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Tuesday, 15 February 2011

Islamic school of hate in Birmingham

Dispatches Islamic school to complain to Ofcom in a bid to cover its own lies?

An Islamic school in Birmingham says it is drafting a complaint to Ofcom in light of a Channel 4 Dispatches show.

Lessons in Hatred and Violence aired on Monday evening, showed footage of a preacher at Darul Uloom School displaying extreme views.

Head teacher Mujahid Aziz said the school had been misrepresented.

Dispatches said it stood by its investigation and that "numerous" adults had been filmed teaching contempt and hatred towards others and for other religions at the school and the camera doesn’t lie nor put words into their mouth’s.

A senior pupil has now been expelled in some sort of token jester by this school, if this had happen in an English school those teaching such racism would no doubt have been suspended and the police would have arrested them for racism towards others?

Mr Aziz trying to cover up the school racist teachings said action had been taken “over some of the incidents” in the episode before he knew they had been recorded.

Just has well it had been recorded as the programme very clearly captured a class leader making offensive remarks about Hindus.

Mr Aziz said the comments made in the class were "completely unacceptable".

"We accepted that before we knew the recordings were taking place," he said.

Head teacher Mujahid Aziz said it's a clear misrepresentation of what we actually do. But the program will say different story to Mr Aziz statement  

He added the person making the comments, who had been a senior pupil, had been expelled.

"We gave him several warnings. He had certain views that were contrary to our ethos," he said.

The programme had completely misrepresented the school's teachings, Mr Aziz said.

Out of two years of teachings, the programme makers had taken a few incidents and shown them again and again, he said.

"It's a clear misrepresentation of what we actually do," Mr Aziz claimed.

He added the school had eventually found the recording devices and taken them to the police.

"Despite them containing extensive footage of our school we called police immediately.

"We gave it to them. We have got nothing to hide."

Hate messages have been left on the school's answer phone, he said, even before the programme was broadcast.

"The students themselves are feeling in the spotlight. They feel victimised.

"The media seems to be always on us."

The school took a decision to close for half-term four days early in light of the programme.

A Dispatches spokesman said programme makers believe the comments made in the film speak for themselves.

"Our investigation exposed numerous adults in positions of authority at the school on many different occasions teaching pupils as young as 11 years of age contempt for other religions and wider society.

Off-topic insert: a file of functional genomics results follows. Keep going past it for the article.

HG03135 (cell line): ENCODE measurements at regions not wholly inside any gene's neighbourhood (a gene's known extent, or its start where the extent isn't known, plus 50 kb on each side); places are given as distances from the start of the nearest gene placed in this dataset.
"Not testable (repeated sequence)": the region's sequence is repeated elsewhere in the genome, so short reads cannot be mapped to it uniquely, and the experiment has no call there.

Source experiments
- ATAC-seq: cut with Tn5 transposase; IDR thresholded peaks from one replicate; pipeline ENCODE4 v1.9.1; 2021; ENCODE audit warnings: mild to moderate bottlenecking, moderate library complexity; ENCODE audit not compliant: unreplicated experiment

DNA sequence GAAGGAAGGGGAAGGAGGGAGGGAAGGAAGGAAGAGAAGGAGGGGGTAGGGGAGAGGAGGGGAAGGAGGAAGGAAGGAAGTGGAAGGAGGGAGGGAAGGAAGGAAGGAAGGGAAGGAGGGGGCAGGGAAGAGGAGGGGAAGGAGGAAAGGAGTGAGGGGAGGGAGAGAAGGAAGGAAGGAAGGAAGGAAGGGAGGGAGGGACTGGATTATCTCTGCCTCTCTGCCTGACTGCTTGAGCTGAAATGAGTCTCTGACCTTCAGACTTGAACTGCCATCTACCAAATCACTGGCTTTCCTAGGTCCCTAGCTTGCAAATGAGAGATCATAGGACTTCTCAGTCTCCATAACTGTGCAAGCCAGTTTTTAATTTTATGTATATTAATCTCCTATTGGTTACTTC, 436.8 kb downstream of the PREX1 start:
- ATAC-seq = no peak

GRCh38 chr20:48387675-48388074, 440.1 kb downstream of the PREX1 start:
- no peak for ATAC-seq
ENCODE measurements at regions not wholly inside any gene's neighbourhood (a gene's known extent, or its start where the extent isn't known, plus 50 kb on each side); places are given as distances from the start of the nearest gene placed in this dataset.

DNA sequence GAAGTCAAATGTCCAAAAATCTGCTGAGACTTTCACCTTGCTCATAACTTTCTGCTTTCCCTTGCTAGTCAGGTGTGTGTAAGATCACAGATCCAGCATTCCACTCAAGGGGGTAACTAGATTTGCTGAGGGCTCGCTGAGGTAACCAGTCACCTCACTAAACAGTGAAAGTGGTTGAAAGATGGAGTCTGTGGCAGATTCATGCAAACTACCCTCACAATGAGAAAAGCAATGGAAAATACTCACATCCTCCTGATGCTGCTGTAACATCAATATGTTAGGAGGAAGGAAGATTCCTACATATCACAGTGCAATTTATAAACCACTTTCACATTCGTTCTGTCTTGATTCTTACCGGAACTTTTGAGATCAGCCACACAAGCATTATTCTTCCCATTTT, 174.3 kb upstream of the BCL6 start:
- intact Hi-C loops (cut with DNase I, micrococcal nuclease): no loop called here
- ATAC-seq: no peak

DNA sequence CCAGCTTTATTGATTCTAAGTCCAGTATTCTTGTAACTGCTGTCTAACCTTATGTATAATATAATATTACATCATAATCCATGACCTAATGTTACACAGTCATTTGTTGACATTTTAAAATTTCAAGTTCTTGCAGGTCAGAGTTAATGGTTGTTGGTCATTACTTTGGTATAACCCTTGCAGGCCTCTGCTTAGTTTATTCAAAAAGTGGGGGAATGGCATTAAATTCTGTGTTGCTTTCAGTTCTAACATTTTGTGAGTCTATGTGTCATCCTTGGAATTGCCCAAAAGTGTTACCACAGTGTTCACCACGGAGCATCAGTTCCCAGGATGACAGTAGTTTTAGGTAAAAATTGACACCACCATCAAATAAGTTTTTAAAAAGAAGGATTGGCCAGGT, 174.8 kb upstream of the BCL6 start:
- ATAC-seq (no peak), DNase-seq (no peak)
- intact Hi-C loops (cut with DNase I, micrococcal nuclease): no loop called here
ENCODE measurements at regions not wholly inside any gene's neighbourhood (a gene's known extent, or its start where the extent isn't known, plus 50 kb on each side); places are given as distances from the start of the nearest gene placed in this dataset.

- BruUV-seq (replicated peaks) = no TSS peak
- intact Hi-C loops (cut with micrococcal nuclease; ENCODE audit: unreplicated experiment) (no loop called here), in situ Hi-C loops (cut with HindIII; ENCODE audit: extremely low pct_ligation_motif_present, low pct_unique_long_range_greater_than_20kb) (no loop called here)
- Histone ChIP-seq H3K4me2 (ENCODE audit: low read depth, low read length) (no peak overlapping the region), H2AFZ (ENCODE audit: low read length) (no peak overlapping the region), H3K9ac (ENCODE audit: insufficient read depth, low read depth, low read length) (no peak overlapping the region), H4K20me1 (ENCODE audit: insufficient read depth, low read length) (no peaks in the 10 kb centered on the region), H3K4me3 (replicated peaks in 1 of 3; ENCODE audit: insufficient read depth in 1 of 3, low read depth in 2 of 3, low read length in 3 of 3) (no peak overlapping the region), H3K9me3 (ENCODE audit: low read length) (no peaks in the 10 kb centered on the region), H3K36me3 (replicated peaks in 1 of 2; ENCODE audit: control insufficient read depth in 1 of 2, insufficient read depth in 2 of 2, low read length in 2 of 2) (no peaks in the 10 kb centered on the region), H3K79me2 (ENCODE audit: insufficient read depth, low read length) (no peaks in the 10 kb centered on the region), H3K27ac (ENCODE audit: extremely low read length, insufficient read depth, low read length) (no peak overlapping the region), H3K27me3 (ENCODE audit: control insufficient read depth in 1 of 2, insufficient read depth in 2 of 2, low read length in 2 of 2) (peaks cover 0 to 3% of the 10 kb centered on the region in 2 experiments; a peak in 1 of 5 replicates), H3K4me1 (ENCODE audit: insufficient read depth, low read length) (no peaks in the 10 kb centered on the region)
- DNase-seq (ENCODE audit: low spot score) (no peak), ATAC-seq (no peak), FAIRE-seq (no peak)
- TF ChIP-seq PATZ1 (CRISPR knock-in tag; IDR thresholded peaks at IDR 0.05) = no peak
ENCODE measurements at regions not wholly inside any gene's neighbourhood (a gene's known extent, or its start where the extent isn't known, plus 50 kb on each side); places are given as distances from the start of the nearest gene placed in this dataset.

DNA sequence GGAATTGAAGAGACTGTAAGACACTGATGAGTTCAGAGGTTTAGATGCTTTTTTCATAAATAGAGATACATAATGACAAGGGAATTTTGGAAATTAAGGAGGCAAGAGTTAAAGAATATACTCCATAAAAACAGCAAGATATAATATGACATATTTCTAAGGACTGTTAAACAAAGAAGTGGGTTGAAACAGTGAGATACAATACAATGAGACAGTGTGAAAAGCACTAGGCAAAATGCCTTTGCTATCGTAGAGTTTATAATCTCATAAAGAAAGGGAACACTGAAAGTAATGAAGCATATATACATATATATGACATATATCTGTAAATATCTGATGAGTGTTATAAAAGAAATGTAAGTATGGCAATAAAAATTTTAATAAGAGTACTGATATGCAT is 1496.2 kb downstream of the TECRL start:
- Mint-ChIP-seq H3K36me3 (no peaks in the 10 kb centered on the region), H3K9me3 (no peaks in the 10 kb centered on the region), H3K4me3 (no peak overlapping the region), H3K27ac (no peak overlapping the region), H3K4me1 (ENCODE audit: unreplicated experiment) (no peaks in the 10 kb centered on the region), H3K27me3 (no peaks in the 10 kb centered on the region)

"These include speakers, teachers, senior teachers and visiting 'Maulanas'. The school continues to fail to respond to address these issues," the spokesman said.

"The programme clearly raises concerns about those in positions of responsibility in these schools - not the pupils who attend. It includes a fair summary of the school's response to the allegations.

"We will robustly defend any fairness complaint against the programme."

Beatings, hatred of non-Muslims taught in Muslim high schools

It is an assembly hall of the sort found in any ordinary school. Boys aged 11 and upwards sit cross-legged on the floor in straight rows. They face the front of the room and listen carefully. But this is no ordinary assembly. Holding the children’s attention is a man in Islamic dress wearing a skullcap and stroking his long dark beard as he talks.

‘You’re not like the non-Muslims out there,’ the teacher says, gesturing towards the window. ‘All that evil you see in the streets, people not wearing the hijab properly, people smoking . . . you should hate it, you should hate walking down that street.’
He refers to the ‘non-Muslims’ as the ‘Kuffar’, an often derogatory term that means disbeliever or infidel.

Welcome to one of the British most influential Islamic faith schools, one of at least 2,000 such schools in British-Britain, some full-time, others part-time. They represent a growing, parallel education system. The school is the Darul Uloom Islamic High School in Birmingham, an oversubscribed independent secondary school. Darul Ulooms are world-renowned Islamic institutions and their aim is to produce the next generation of Muslim leaders. In fact, these schools have been described as the ‘Etons of Islam’.

This school is required by its inspectors to teach tolerance and respect for other faiths. But the Channel 4 current affairs programme Dispatches filmed secretly inside it – and instead discovered that Muslim children are being taught religious apartheid and social segregation.

We recorded a number of speakers giving deeply disturbing talks about Jews, Christians and atheists.

We found children as young as 11 learning that Hindus have ‘no intellect’ and that they ‘drink cow p***’.

And we came across pupils being told that the ‘disbelievers’ are ‘the worst creatures’ and that Muslims who adopt supposedly non-Muslim ways, such as shaving, dancing, listening to music and – in the case of women – removing their headscarves, would be tortured with a forked iron rod in the afterlife.

In 2009 this school was praised by the British Government-approved inspection teams for its interfaith teachings. The report said that ‘pupils learn about the beliefs and practices of other faiths and are taught to show respect to other world religions’.

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